Review: Red Country (First Law World #6) by Joe Abercrombie

Rating: ★★★★★


They burned her home.
They stole her brother and sister.
But vengeance is following.

Shy South hoped to bury her bloody past and ride away smiling, but she’ll have to sharpen up some bad old ways to get her family back, and she’s not a woman to flinch from what needs doing. She sets off in pursuit with only a pair of oxen and her cowardly old step father Lamb for company. But it turns out Lamb’s buried a bloody past of his own. And out in the lawless Far Country the past never stays buried.

Their journey will take them across the barren plains to a frontier town gripped by gold fever, through feud, duel and massacre, high into the unmapped mountains to a reckoning with the Ghosts. Even worse, it will force them into an alliance with Nicomo Cosca, infamous soldier of fortune, and his feckless lawyer Temple, two men no one should ever have to trust . .
RED COUNTRY takes place in the same world as the First Law trilogy, Best Served Cold, and The Heroes.


Thanks to Orbit for my review copy of the Red Country audiobook in exchange for an honest review.

Also, I can’t talk too much about the plot as it’s pretty spoilery for other Abercrombie books.

Red Country proves that Abercrombie can write any genre into The Circle of the World and do it in a masterful way, with characters that disappoint, surprise, and astound at every twist and turn.

My Abercrombie read continues! In truth I finished Red Country a couple weeks ago but couldn’t get my thoughts on it quite straight, as I started diving right into A Little Hatred. I’ll post that review tomorrow.

Red Country is a story of vengeance told with the style and setting of a Western. Out in the Far Country, entrepreneurs, vagabonds, brigands and pilgrims all migrate in search of a new life and new opportunity. There’s little law beyond the edge of a blade, which Shy South is no stranger to. A bandit in her former life, Shy tries to keep her past buried in her life on the prairie with her siblings and stepfather Lamb. Shy is sharp as a whip, able to barter the pants off a banker. Her stepfather Lamb is as gentle as his name suggests, always shying away from conflict or hardship.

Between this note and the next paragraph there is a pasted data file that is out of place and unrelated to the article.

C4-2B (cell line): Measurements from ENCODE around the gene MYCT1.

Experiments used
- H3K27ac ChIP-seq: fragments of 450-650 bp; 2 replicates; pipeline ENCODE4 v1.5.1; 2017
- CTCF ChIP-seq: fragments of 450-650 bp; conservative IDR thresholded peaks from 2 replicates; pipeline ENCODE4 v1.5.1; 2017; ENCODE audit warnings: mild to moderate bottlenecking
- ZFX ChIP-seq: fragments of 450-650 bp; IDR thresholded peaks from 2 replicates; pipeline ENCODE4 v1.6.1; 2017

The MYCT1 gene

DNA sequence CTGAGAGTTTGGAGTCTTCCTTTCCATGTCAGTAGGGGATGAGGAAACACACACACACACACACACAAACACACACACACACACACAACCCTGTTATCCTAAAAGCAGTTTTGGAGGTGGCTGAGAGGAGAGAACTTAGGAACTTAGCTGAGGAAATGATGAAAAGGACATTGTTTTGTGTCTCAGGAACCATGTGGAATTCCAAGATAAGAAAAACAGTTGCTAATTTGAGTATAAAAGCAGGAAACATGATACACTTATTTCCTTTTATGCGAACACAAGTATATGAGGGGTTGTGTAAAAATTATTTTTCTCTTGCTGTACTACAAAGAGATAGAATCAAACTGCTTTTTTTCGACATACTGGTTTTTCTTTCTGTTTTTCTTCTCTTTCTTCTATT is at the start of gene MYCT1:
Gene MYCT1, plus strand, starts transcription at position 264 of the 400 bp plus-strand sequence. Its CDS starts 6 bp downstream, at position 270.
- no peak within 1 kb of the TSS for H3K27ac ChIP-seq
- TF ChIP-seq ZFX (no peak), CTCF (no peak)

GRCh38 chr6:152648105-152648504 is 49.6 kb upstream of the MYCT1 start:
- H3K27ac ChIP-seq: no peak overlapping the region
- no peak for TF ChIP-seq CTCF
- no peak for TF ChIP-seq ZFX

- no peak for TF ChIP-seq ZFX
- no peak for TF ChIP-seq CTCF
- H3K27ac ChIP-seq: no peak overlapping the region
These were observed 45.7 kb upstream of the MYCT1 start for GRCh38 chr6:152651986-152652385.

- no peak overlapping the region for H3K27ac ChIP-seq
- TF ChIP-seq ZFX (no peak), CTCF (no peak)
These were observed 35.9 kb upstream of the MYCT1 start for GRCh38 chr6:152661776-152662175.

When Shy’s siblings are kidnapped, she is determined to find them and exact revenge on their captors. Shy is surprised when Lamb, too, jumps at the chance for vengeance.

“I didn’t want no trouble,” said Lamb. “It blew in anyway. Trouble’s got a habit, that way.” He pushed his hair out of his wet face and his eyes were wide open and bright, bright. Mouth open too, breathing fast, and he was smiling. Not like a man working his way up to a hard task, like a man enjoying getting to a pleasant one, taking his time about it. All of a sudden Shy saw all those scars anew, and felt this coldness creeping up her arms and down her back, every hair on her standing.”

Shy and Lamb’s journey grows bloody as they track down the outlaws, and each of their bloody pasts begin to resurface.

“WHO ARE YOU?” he roared, fists aching like he’d been beating a tree. Lamb gave a smile like an open grave and stuck out his red tongue and smeared blood from it across his cheek in long streaks.

Along the way the pair meet the jack of many trades, master of none, Temple. You’ll remember Temple from Sharp Ends, an acolyte who was too terrified to step in on behalf of his master when the Eaters attacked. Temple is Nicomo Cosca’s lawyer, a man who at this point needs no introduction. Cosca is on contract with His Majesty’s Inquisition to root out dissent in the Far Country.

“How ever did it go so wrong, Temple? I had so many advantages, so many opportunities, all squandered. All slipped away like sand through a glass. So many disappointments.
“Most of them you brought on yourself.”
“Of course!” Cosca gave a ragged sigh. “But they’re the ones who hurt the worst.

There’s a ton more to get into, but suffice it to say that the trio encounters a gold rush village full of debauchery, a turf war, a fight in the circle, Ghosts, betrayal, murders, and all of the brutally thrilling twists that Abercrombie loves.

One last thing – the high noon showdown at the end just about made me shed a tear. Beautiful way to end a book with two characters who have so much bloody history between them. Probably my favorite end of an Abercrombie novel.

And, it almost goes beyond saying, Steven Pacey does a fantastic job in the audiobook. Each character voice is so distinct and consistent that I can tell who’s talking without all the he said she said. Fantastic.

Go grab Red Country and get strapped in for A Little Hatred, which comes out tomorrow!

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